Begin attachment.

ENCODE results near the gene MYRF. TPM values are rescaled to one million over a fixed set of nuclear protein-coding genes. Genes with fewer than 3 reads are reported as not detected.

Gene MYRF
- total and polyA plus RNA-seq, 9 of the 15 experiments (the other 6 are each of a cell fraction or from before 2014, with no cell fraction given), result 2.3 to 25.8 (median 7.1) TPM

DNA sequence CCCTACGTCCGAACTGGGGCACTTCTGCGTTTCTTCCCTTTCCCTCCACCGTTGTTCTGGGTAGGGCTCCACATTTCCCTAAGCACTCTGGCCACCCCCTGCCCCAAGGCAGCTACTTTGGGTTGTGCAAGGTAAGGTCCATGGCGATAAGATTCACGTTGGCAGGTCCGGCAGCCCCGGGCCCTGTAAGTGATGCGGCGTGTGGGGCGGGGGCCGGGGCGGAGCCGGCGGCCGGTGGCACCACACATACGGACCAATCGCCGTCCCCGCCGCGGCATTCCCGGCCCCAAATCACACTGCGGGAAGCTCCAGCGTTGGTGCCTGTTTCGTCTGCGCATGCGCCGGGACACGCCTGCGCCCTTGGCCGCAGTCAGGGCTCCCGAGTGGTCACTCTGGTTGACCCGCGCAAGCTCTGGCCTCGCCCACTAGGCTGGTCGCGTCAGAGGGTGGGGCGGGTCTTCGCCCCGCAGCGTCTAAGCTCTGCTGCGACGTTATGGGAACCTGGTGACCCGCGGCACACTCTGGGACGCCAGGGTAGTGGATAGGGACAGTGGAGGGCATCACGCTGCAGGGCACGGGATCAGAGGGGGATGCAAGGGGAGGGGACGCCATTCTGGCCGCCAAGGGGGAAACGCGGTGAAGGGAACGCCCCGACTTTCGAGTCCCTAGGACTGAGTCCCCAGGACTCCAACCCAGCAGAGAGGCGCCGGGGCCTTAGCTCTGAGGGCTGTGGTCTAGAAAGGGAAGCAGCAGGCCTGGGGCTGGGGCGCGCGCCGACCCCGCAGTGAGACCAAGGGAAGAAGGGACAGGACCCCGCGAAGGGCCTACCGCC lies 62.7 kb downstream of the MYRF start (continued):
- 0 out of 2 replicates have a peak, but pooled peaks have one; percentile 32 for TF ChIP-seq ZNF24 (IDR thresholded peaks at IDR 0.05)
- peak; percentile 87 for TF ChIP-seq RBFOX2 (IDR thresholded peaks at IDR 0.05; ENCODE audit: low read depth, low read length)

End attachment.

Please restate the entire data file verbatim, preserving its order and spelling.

ENCODE results near the gene MYRF. TPM values are rescaled to one million over a fixed set of nuclear protein-coding genes. Genes with fewer than 3 reads are reported as not detected.

Gene MYRF
- total and polyA plus RNA-seq, 9 of the 15 experiments (the other 6 are each of a cell fraction or from before 2014, with no cell fraction given), result 2.3 to 25.8 (median 7.1) TPM

DNA sequence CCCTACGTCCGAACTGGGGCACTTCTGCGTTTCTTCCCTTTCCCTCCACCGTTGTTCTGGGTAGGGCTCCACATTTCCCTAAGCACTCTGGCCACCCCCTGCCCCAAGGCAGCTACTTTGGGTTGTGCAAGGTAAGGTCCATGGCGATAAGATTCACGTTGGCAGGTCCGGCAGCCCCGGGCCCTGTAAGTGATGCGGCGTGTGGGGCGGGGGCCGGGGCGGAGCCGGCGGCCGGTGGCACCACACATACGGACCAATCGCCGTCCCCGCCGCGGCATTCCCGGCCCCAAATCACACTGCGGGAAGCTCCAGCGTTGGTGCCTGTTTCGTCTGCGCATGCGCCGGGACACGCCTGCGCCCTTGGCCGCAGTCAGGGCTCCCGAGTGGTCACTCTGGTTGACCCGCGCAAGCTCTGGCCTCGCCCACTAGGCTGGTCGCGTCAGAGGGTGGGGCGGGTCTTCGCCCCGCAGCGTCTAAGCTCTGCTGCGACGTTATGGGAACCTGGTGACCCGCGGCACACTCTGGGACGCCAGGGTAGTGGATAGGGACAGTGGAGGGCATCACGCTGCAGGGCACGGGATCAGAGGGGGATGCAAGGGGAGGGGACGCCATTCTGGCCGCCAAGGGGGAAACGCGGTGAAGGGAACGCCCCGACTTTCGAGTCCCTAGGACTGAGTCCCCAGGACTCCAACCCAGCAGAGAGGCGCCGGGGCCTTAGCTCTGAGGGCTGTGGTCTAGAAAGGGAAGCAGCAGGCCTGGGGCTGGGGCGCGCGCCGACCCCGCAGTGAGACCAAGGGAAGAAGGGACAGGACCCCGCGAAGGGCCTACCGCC lies 62.7 kb downstream of the MYRF start (continued):
- 0 out of 2 replicates have a peak, but pooled peaks have one; percentile 32 for TF ChIP-seq ZNF24 (IDR thresholded peaks at IDR 0.05)
- peak; percentile 87 for TF ChIP-seq RBFOX2 (IDR thresholded peaks at IDR 0.05; ENCODE audit: low read depth, low read length)